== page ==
Losing Gondwana

I checked the weather forecast for the next week in the mountains. Possible showers, scattered showers, light showers. Huh. Showers. Piddly, pizzly dribbles and splotches of rain and not much. Nothing to a bushfire burning into the dry alpine peat soil.

Oh come on Tasmania, roaring 40s, southern ocean, westerlies, where are our bucketloads of wet cold orographic rain? We are on an island in the middle of the southern ocean, dammit, where are the bushwalkers grimacing in their wet socks, underneath dripping goretex hoods, loving and hating Tasmania at the same time, with its summer rain and sleet and ‘oh at least the waterfalls will be stunning, and ‘look how the rain brings out the colour in the snowgums’.

No. Its hot and its dry and the creeks are only just continuing to trickle out of the highlands. The bushwalkers are sunburnt, and the moss, lichen and coral ferns are crunchy underfoot. I do lazy laps of the lake while pyrocumulus billows on the horizon, and we go to sleep after the red sun sets and the hazy red moon rises, the smell of burning forests and soil drifting past our nostrils in the night.

I’m feeling angst about the loss of the Athrotaxis. Pencil Pines. King Billies. Cupressoides, Selaginoides and their occasional illicit offspring Laxifolia. Its not unlikely this is the last epoch of these prehistoric forests, found in only Tasmania, predating homosapiens by several hundred million years. Predating even flowering plants, marsupials and a flammable Australia. Individual trees that sprouted a thousand or two years ago, tangible, living objects that pierce back through their slow, careful growth, into time we can barely imagine. A certain smell, colour, dappling of the light in an Athrotaxis forest. The feel and sound of their fallen foliage under foot. Bringing wonder and humility to our existence through our stories of their rooted longevity. How we have counted their microscopically slow growth rings.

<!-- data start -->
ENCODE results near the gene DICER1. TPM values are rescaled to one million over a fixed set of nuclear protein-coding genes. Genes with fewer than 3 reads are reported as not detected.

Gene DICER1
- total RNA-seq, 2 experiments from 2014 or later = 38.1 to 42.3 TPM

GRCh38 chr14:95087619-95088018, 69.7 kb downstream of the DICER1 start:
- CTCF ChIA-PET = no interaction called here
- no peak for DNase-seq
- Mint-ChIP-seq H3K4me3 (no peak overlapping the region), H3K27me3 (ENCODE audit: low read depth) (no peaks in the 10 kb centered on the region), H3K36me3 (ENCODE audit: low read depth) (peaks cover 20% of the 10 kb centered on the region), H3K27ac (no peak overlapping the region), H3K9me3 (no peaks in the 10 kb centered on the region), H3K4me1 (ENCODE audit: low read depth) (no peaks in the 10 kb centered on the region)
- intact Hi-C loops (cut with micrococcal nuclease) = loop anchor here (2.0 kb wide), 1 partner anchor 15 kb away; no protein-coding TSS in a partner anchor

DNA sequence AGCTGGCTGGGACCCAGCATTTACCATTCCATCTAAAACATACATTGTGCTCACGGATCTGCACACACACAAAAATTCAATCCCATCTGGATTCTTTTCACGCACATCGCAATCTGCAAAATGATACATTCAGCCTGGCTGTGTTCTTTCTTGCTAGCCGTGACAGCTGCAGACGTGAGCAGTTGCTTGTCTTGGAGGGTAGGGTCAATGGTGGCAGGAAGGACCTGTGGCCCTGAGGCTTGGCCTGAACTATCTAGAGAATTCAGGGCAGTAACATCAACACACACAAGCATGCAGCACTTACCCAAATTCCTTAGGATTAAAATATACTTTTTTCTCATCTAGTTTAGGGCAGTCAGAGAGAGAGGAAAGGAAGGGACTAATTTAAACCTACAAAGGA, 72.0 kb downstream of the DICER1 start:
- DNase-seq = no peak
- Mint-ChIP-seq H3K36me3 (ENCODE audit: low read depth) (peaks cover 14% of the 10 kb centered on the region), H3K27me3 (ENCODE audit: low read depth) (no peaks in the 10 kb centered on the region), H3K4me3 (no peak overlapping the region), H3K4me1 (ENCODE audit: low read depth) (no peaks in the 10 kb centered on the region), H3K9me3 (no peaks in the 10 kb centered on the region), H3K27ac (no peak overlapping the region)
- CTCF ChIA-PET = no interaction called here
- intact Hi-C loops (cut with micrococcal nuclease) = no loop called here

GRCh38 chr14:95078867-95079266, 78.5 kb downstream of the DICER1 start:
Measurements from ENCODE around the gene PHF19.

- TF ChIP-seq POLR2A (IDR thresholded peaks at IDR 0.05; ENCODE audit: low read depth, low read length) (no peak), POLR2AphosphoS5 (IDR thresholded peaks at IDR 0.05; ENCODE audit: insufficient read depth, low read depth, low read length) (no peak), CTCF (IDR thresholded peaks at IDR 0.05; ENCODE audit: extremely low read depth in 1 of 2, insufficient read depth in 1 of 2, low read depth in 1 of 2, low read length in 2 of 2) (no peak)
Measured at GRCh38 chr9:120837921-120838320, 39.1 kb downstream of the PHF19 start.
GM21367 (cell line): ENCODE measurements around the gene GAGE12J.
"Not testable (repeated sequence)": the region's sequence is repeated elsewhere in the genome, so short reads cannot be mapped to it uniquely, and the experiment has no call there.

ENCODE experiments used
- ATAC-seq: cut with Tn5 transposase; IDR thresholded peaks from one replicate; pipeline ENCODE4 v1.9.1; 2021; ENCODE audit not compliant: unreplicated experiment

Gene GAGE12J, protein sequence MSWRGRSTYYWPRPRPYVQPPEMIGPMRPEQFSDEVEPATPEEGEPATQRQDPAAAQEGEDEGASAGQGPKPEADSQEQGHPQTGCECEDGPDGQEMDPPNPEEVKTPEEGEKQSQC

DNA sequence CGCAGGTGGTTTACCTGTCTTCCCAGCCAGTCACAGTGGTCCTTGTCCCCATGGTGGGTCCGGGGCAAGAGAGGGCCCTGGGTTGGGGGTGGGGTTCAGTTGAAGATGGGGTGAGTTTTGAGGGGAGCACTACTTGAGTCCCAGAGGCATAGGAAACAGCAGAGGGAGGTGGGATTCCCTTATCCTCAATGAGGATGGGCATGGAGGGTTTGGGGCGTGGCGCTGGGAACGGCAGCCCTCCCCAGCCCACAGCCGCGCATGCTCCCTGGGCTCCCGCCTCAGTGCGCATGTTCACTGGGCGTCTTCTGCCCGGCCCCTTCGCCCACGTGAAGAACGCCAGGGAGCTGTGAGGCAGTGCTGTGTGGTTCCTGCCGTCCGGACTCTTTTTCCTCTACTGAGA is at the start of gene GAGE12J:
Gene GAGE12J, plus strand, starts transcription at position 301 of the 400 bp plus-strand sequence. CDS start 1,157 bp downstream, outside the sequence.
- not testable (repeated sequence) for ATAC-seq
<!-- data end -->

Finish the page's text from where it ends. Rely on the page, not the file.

But “Extinction happens”. Australia is flammable. Change is constant. Fire is natural. Lightening strikes. Heat, fuel, wind and flare. What was once old, dark, wet dripping rainforest will burn after it has been desiccated from a few weeks of warm wind, and be replaced with pyrogenic scrub. A vegetation type that promotes fire, fire and more fire. Volatiles oils and dry skirts of last season’s growth, ribbons of bark, burning, embering, flying, smouldering.

Although I recognise some of my complacence in climate change (driving, flying, eating meat, consuming, breathing), I don’t claim responsibility for the entirety of the athropocene, and I’m not responsible for continental drift nor the evolution of the flammable eucalypt forest that grows on our land. The ignorance of my forebears caused the loss of 2/3rds of the pre-european athrotaxis forest already. That is my lineage and my history, but it is not me.

However, no matter the hazy targets of blame or responsibility, this change is intensified in the anthropocene, the impacts are made more severe by our collective human action: land clearing and fragmentation, our relative ignorance of this landscape, its fire history and time-scales. And I’m worried, but there’s not much I can do. I couldn’t stop the lightening and I can’t start the rain. I don’t have a water-bombing helicopter. All I can do it witness via news reports and state-wide smoke haze.

And maybe it will rain anyway. Of course it will rain anyway. One day. I’m just sad about the Athrotaxis we lose in the meantime.


Overland Track Lake Saint Clair

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